It’s akin to carrying coal to Jharia or Talcher: Nepal, with 6,000 running streams and huge hydroelectric potential, is to step up its power purchase from India. Reports say that the Nepal Electricity Authority is to increase its power purchase from NTPC Vidyut Vyapar Nigam (NVVN) to 500 MW. The way forward, surely, is to set up a series of small hydropower projects so as to rapidly augment Nepal’s installed capacity, and export the surplus power across the border to India. It would purposefully boost bilateral trade, and also provide solid baseload renewable energy at an economical price to India.
Neighbouring Bhutan already exports about 1,000 MW to India, and there are plans afoot to increase the power exchange manifold. Nepal’s hydel potential is estimated at over 40,000 MW, and the way ahead is to seek funding on transparent attractive terms from multilateral agencies with a proven track record, for a series of small, run-of-the-river projects and attendant evacuation capacity in Nepal. If New Delhi and Kathmandu could muster the will to act, the result would be mutually beneficial trade. India needs to move fast and leverage geography and historic ties to gainfully augment hydel power purchase from the Himalayan nation.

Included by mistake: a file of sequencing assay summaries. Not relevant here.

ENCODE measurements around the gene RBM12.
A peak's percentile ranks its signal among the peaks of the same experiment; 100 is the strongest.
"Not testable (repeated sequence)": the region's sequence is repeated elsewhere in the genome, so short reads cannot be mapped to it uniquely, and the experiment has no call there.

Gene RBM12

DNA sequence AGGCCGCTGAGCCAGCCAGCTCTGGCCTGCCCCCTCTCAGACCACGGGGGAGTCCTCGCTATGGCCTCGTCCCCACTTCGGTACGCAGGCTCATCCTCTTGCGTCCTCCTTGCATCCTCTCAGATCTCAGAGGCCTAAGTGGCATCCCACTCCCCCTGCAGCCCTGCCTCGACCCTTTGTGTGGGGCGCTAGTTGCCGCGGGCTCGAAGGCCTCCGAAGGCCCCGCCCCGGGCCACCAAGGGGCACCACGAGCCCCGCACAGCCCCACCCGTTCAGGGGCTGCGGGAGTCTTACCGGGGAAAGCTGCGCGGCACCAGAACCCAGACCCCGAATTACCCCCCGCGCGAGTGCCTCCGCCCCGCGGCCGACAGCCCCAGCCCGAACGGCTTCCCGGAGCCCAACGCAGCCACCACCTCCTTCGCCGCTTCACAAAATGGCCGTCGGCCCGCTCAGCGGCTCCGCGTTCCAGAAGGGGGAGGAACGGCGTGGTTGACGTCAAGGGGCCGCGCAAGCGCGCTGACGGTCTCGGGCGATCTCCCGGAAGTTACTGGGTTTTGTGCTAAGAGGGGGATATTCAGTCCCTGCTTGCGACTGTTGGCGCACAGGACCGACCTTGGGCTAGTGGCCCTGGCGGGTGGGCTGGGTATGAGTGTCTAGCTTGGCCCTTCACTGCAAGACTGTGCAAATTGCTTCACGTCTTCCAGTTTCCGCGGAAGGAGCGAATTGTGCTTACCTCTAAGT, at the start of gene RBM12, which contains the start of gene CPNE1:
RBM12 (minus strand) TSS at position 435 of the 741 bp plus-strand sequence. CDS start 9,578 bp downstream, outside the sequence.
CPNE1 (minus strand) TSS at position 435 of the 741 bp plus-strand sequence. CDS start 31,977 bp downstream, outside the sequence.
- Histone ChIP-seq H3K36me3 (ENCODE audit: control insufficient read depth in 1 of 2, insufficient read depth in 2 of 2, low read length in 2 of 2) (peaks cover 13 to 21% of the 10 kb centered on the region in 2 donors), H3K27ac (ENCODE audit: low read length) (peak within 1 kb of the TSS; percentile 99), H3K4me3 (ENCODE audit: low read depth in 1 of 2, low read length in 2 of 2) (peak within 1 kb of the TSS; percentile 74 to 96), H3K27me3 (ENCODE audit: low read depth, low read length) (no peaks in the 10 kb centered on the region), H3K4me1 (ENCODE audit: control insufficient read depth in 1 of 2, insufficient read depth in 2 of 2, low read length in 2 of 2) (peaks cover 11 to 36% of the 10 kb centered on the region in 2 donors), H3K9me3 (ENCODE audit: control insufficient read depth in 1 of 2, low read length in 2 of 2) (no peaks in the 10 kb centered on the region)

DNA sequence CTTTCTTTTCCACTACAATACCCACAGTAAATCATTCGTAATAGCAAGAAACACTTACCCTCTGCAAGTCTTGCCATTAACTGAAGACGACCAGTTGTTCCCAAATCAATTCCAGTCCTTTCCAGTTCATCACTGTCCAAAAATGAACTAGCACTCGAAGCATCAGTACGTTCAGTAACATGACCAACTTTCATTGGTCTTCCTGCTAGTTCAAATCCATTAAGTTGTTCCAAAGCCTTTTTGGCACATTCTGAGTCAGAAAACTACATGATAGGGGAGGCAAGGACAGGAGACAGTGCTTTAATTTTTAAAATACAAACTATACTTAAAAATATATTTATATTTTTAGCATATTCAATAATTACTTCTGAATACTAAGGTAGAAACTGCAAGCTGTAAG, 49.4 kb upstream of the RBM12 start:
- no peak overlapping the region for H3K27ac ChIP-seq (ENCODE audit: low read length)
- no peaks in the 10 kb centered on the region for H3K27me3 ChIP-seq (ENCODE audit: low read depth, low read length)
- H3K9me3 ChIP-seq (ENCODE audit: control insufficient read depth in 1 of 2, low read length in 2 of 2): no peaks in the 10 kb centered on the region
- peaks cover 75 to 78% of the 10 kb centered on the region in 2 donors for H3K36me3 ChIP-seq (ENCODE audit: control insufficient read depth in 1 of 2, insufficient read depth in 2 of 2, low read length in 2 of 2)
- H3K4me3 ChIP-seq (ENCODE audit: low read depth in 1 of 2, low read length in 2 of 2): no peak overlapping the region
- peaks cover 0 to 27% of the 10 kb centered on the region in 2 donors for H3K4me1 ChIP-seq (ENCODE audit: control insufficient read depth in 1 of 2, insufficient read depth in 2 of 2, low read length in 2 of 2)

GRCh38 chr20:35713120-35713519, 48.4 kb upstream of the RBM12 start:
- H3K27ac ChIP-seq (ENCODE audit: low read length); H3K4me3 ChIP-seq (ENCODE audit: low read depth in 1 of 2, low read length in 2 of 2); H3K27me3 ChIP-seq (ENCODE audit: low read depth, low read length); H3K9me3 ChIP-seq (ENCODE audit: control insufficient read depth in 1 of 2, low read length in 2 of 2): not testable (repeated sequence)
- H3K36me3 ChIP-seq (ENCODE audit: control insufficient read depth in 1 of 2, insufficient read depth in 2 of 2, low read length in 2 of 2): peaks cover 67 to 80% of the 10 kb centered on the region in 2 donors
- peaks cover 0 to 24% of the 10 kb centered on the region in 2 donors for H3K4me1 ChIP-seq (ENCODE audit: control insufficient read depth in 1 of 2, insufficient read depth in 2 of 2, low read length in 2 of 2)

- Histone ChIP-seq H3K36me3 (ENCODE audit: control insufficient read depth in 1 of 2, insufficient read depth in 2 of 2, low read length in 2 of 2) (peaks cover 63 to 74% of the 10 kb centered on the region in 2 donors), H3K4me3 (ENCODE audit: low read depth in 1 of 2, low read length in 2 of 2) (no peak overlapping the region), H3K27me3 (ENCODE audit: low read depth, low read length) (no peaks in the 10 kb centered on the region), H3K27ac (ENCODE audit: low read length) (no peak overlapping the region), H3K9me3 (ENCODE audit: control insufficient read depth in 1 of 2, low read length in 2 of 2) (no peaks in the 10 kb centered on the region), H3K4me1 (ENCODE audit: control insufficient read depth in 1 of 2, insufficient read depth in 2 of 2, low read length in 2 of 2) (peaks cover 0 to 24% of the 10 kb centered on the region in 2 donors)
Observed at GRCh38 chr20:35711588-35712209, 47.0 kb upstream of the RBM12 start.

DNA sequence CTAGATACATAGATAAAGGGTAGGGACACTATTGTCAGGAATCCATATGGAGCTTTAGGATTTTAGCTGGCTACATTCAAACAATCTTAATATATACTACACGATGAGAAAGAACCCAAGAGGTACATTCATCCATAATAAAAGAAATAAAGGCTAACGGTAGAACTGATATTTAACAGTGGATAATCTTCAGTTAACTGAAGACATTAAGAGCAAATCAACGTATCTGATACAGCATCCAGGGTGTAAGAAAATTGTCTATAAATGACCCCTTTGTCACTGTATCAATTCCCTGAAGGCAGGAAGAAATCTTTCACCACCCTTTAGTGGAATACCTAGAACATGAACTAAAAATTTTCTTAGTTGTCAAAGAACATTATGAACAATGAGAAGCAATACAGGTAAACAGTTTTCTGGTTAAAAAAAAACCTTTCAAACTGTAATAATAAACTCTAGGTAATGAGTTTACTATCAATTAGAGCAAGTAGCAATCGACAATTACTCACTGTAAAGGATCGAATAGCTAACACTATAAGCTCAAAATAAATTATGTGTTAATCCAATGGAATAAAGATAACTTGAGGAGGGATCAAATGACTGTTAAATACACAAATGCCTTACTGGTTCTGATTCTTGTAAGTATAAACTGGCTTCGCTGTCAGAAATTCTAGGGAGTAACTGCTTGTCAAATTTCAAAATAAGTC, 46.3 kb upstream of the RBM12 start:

The confidence and experience gained from a series of environmentally benign small hydel projects would be very helpful in the planning and implementation of larger projects like those across the Mahakali. The K P Oli government has decided to hand over construction of the 1,200 MW Budhi Gandaki Hydropower Project to China’s Gezhouba Group, but it would make perfect sense for an entity like NVVN to procure the power. Nepal and India are best suited to rev up cross-border power exchange. New Delhi should take the initiative.